James's research on the family and wider circle of Queen 'Kateryn' Parr is admirable, but her main interest was to provide a case study of the life of a queen consort. In that it is very much in the genre of works examining the lives of, and opportunities for power and patronage for queens consort in the early modern period. As a study of the life of a queen (and one who was caught up in power struggles which could have ended in her death, as other Henrician queens had died), it will long remain an important reference book. It is indeed a comprehensive introduction to 'Kateryn', her family and her significance in Tudor history. Some of the larger claims James has made for 'her' queen's path-breaking career are sustainable only if the achievements of previous Henrician queens --particularly Catherine of Aragon and Anne Boleyn -- are ignored, as indeed they are here. James does, however, make a serious case for Henry's last wife being worthy of much greater historical interest than she has conventionally received.
An additional attraction of the book is the inclusion of some otherwise scarce sources, in helpful appendices. James's transcription and publication of such texts as the Parr-Seymour letters, and listings of the jewels Parr still possessed at the time of her death are very welcome. These, and the academic apparatus with which the whole is presented suggest a book directed at a scholarly market. It is the more disappointing, therefore, that this study of the three siblings shows only intermittent familiarity with the wider contexts of that society. Her discussion of the 'idiocy' of 'necromancy' and soothsaying more generally (pp.66-7) would suggest that most inhabitants of sixteenth-century England were very silly indeed. Again, the extent to which James has read conventional Protestant rhetoric as particular to 'Kateryn' Parr's expression, and her limited knowledge of recent historical trends in mid-Tudor history writing all point to features which limit this biographical study. She has not, moreover, always been well-served by her editors. They have let too many slightly awkward sentences stand, and presumably completely overlooked one which notes that during Northumberland's uprising for Queen Jane, his associate William Parr had 'failed to inspire singularly little support'. (p. 376)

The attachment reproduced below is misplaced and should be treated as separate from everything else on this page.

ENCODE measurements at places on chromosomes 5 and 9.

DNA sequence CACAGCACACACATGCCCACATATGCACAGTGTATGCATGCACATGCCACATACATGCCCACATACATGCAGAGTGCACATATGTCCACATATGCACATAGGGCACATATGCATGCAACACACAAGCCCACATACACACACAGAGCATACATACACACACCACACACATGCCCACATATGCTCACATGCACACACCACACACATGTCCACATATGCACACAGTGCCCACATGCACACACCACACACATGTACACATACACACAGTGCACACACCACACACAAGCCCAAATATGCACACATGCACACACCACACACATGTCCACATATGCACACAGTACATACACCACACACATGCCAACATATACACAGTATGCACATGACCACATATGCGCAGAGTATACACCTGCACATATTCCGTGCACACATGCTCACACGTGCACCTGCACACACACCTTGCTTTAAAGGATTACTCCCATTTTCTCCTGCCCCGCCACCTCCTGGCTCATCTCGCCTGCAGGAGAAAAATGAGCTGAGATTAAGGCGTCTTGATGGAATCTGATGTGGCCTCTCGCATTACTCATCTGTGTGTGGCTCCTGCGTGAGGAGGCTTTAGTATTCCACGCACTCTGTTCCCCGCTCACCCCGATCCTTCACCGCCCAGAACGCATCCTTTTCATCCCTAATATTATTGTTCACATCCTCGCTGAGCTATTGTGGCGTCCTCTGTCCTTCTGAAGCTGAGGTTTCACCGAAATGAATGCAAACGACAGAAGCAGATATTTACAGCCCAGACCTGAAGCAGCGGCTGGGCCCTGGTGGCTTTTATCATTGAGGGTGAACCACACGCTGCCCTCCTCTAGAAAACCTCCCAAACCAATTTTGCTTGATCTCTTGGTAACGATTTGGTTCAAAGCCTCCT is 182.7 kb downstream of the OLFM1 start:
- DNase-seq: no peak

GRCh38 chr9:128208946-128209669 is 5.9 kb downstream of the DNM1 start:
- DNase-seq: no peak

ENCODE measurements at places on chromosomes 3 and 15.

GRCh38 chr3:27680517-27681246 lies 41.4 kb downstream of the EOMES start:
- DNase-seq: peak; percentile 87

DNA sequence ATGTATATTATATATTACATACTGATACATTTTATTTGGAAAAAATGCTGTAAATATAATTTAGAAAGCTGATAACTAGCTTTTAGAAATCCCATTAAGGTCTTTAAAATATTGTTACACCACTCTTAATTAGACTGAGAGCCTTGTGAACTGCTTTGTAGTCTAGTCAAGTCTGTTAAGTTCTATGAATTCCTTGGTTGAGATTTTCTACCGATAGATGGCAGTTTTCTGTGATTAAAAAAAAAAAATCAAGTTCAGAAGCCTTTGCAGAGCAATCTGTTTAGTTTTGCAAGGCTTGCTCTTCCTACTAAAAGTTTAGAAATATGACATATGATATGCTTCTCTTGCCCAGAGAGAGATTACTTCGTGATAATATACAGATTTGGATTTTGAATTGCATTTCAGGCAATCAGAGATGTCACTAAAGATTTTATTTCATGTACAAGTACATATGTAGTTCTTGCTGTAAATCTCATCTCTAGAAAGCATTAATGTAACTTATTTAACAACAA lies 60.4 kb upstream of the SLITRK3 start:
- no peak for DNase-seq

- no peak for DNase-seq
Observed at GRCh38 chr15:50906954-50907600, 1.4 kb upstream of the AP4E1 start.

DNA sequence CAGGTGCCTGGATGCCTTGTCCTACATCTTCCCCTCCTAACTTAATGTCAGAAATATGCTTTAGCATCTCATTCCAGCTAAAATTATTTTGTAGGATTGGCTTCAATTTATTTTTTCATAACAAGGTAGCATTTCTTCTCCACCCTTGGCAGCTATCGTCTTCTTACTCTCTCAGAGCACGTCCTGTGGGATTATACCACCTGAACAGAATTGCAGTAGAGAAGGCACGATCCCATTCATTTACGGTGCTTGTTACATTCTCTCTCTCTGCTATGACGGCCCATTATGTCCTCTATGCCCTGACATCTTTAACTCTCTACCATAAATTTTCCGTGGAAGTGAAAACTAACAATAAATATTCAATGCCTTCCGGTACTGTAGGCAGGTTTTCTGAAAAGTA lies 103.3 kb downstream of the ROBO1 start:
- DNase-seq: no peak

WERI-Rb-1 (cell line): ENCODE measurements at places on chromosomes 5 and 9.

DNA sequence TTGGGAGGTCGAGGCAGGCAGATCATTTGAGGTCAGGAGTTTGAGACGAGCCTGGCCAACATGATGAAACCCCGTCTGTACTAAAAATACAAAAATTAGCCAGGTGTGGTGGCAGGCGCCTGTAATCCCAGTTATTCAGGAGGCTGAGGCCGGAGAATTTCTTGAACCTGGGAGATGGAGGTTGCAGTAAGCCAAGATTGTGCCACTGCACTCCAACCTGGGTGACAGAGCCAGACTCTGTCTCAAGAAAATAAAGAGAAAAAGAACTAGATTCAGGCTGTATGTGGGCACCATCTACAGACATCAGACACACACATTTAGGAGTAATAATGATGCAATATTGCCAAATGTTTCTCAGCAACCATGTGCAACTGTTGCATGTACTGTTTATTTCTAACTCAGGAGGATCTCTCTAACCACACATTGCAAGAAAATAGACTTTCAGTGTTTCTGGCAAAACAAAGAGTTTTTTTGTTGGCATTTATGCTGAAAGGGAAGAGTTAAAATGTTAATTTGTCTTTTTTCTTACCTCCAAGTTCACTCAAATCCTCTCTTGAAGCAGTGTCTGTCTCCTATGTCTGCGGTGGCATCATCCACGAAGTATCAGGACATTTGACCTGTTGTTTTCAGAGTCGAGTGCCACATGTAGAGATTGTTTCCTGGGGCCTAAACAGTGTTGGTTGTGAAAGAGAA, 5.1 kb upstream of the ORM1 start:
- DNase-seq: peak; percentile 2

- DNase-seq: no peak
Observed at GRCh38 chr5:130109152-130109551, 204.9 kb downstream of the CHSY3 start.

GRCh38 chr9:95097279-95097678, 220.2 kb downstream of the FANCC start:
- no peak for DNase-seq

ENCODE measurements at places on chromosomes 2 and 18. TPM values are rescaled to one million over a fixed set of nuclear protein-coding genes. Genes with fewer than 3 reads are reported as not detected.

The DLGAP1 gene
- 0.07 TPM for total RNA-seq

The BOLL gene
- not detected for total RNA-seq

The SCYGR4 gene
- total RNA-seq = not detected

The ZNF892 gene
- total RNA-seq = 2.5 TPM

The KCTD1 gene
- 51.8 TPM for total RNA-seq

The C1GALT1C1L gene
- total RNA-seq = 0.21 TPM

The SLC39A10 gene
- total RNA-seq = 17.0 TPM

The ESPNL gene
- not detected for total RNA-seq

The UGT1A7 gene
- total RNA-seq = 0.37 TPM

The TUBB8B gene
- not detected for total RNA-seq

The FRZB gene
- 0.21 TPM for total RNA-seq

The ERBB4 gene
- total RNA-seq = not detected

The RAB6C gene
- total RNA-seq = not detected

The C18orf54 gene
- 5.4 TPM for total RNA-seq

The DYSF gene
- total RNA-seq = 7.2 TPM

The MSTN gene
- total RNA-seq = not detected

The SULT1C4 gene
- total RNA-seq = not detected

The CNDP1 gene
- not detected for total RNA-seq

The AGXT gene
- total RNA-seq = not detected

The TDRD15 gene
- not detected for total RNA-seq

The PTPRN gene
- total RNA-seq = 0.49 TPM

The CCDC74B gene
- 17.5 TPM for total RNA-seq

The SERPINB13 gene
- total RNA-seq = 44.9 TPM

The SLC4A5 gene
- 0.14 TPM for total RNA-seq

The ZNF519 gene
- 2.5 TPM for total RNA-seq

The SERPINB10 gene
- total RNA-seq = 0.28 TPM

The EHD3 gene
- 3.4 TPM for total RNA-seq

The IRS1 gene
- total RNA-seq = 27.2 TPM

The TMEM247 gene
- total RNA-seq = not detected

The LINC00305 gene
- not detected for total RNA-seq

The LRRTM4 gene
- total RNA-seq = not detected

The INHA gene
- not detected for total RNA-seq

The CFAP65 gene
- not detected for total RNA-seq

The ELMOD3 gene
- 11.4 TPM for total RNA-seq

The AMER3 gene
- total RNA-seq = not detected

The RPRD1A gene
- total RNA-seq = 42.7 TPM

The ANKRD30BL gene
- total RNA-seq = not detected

This volume is published as part of the 'Women and Gender in Early Modern England, 1500-1750' series. It is therefore the more surprising that the author appears to be so unfamiliar with recent studies of sex, gender and power in the period. Even Barbara Harris's seminal essay, "Women and Politics in Early Tudor England' (The Historical Journal 33, 1990, pp. 259-81) is apparently unknown to her. Reference to that might have refined some of James' notions of the range of responsibilities upper gentry women were frequently expected to undertake. She then might have distinguished in a more informed way between the relatively normal and the seriously unusual capacities expected of women. The failure to consult that essay and such works such as Margaret Sommerville's Sex and Subjection (Arnold, 1995) is surprising. Patricia Crawford and Sara Mendelson undoubtedly published Women in Early Modern England (Oxford, 1998) too late for James to consult. The point remains that James has read very narrowly (and within one school of thought only) in recent works on gender construction. Her work explicitly endorses the 'poor weak woman' as 'vessel of all human frailty' model, of women, despised if not rejected by men (p.19) theoretically inferior at all times and in every way. This is so despite the extent to which her own empirical evidence demonstrates how much more was expected of women in practice at that social level in many of the matters she considers.
This is a carefully compiled and suggestive biographical introduction to Queen 'Kateryn' Parr and her generation of the Parr family. The basic research is now done. I, for one, now look forward to the further studies of court and public rituals, political and patronage networks, and religious significance which should follow, expanding on the tantalizing issues raised, but not exhausted in this book.
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Judith Richards. Review of James, Susan E., Kateryn Parr: The Making of a Queen.